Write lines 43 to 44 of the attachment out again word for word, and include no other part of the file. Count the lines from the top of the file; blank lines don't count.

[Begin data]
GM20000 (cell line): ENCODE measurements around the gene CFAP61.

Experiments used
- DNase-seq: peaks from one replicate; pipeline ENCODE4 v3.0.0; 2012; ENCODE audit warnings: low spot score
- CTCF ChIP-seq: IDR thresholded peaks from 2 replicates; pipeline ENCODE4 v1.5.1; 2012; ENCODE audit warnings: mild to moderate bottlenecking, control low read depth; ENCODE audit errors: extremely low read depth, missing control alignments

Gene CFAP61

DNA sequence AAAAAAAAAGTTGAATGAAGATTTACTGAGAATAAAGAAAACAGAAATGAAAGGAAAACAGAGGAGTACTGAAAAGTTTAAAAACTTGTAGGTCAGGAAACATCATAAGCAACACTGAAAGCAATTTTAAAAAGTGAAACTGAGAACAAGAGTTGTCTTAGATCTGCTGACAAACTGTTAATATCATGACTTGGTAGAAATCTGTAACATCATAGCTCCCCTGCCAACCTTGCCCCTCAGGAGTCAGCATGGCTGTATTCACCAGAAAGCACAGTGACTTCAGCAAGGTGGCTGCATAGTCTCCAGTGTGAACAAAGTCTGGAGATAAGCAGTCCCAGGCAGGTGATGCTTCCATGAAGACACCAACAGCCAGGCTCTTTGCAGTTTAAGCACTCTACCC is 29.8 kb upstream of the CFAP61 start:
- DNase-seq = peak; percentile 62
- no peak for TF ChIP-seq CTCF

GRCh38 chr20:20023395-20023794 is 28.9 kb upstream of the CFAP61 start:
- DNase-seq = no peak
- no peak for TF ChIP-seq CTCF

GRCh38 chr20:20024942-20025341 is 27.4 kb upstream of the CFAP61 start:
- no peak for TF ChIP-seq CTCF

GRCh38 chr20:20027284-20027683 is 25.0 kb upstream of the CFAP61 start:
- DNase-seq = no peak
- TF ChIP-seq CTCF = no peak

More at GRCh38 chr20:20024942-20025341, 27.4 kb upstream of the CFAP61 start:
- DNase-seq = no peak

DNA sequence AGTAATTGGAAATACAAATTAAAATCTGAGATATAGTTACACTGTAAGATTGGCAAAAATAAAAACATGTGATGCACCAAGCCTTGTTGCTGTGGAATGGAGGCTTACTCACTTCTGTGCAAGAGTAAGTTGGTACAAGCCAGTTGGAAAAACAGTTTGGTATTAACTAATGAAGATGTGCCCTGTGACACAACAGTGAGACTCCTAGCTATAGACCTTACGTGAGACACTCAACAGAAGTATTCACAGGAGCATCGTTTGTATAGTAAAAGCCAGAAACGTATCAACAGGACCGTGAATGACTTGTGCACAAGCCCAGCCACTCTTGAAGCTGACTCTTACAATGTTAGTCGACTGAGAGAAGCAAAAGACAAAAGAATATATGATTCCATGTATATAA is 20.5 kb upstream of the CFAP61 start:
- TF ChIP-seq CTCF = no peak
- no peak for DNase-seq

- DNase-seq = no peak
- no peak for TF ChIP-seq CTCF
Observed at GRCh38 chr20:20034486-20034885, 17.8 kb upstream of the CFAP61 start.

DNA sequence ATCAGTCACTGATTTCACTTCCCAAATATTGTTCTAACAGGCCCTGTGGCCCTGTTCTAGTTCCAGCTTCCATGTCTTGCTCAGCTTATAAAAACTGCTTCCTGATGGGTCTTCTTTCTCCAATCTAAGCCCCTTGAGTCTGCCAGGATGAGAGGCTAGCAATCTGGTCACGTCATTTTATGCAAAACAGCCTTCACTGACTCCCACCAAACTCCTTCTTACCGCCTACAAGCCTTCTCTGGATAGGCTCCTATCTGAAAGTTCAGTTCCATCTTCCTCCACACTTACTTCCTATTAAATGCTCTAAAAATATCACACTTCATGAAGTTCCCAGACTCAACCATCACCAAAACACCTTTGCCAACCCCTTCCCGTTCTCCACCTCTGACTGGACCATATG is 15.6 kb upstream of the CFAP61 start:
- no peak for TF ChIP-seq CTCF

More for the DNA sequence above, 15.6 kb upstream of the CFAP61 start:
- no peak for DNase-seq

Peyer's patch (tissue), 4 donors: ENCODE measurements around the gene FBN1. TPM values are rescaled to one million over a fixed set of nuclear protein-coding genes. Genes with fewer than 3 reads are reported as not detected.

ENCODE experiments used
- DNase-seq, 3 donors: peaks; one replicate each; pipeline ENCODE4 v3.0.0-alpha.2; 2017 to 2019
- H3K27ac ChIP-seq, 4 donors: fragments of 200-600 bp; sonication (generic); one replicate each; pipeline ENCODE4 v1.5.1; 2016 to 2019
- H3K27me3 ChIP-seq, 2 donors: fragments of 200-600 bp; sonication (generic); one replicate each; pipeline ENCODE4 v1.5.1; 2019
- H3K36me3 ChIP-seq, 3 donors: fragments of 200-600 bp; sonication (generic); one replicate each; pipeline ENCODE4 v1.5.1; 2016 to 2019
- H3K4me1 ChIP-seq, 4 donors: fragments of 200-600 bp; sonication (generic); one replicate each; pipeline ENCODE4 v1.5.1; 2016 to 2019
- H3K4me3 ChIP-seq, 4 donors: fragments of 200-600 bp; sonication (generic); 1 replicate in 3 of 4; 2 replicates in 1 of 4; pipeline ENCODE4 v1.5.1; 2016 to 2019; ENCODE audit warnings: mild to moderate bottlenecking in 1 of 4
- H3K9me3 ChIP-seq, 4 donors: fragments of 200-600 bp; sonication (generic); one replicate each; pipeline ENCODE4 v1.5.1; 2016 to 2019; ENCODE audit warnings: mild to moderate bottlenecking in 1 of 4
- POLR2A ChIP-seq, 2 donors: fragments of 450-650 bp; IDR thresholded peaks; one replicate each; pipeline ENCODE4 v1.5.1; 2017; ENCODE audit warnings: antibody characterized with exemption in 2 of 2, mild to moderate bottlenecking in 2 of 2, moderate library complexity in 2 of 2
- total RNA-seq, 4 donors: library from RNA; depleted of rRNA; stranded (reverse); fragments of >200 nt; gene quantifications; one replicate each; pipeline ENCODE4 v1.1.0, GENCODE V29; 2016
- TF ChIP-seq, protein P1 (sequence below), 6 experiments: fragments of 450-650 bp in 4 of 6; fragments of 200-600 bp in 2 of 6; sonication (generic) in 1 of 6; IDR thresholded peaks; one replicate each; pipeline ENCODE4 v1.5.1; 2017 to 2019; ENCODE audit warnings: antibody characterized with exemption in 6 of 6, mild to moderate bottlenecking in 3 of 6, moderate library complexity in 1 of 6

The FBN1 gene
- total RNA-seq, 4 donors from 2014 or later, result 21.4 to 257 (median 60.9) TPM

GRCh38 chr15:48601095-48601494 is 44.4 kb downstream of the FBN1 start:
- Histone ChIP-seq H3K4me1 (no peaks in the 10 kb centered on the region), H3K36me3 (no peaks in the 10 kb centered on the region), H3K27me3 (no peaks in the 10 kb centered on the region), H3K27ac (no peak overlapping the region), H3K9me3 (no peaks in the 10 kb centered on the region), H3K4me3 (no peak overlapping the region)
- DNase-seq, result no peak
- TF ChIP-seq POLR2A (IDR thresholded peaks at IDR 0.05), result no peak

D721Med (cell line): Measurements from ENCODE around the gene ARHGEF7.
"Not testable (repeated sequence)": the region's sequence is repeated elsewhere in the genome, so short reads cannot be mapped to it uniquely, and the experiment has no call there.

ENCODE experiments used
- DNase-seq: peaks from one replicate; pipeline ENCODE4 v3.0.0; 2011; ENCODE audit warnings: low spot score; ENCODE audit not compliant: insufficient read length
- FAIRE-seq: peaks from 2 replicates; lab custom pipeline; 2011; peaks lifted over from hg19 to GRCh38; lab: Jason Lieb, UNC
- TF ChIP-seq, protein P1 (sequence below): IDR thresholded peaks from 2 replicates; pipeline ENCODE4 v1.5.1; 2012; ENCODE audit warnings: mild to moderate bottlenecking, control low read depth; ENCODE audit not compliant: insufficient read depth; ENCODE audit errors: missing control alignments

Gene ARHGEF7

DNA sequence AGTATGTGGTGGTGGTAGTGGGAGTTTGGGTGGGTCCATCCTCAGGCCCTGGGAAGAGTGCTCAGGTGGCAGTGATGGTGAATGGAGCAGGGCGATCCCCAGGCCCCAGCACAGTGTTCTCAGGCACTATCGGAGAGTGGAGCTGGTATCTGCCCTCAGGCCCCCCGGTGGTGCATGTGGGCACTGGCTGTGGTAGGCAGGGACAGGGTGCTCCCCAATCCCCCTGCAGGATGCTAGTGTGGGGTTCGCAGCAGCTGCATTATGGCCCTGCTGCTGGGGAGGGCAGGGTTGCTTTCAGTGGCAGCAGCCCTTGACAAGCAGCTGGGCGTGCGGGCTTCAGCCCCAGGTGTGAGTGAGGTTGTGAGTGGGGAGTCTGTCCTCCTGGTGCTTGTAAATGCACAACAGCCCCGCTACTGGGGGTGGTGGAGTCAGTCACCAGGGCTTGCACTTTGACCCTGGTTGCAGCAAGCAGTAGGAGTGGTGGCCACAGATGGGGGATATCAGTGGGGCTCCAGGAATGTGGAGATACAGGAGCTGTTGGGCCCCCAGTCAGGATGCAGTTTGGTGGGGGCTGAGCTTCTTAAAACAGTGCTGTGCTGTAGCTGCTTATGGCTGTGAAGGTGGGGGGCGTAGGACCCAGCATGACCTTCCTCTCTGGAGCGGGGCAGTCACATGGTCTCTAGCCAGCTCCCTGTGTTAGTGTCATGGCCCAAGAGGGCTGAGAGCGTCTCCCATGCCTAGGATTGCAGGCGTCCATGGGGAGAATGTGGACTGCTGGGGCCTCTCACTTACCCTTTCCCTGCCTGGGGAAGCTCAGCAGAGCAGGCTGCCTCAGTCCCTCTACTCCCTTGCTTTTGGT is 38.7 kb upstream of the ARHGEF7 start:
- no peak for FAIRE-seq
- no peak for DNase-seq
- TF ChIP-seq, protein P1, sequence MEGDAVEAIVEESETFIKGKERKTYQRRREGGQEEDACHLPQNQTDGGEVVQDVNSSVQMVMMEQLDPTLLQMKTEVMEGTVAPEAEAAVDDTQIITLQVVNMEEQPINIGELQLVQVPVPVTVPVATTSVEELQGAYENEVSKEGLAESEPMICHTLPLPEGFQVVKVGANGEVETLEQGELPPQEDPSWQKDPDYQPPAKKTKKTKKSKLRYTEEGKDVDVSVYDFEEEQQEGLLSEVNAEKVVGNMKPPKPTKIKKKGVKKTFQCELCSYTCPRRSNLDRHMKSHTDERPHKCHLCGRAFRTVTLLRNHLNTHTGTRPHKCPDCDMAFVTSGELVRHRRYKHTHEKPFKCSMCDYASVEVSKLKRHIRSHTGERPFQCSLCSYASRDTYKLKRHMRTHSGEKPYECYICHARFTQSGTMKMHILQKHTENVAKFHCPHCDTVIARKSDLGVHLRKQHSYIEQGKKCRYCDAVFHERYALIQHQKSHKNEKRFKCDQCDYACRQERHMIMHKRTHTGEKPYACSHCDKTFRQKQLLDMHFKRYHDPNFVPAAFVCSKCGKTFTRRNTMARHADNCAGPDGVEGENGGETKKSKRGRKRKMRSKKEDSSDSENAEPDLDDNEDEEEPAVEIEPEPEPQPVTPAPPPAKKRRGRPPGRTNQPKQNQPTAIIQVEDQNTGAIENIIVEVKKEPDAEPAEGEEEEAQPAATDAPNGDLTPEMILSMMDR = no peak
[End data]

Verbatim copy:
GRCh38 chr15:48601095-48601494 is 44.4 kb downstream of the FBN1 start:
- Histone ChIP-seq H3K4me1 (no peaks in the 10 kb centered on the region), H3K36me3 (no peaks in the 10 kb centered on the region), H3K27me3 (no peaks in the 10 kb centered on the region), H3K27ac (no peak overlapping the region), H3K9me3 (no peaks in the 10 kb centered on the region), H3K4me3 (no peak overlapping the region)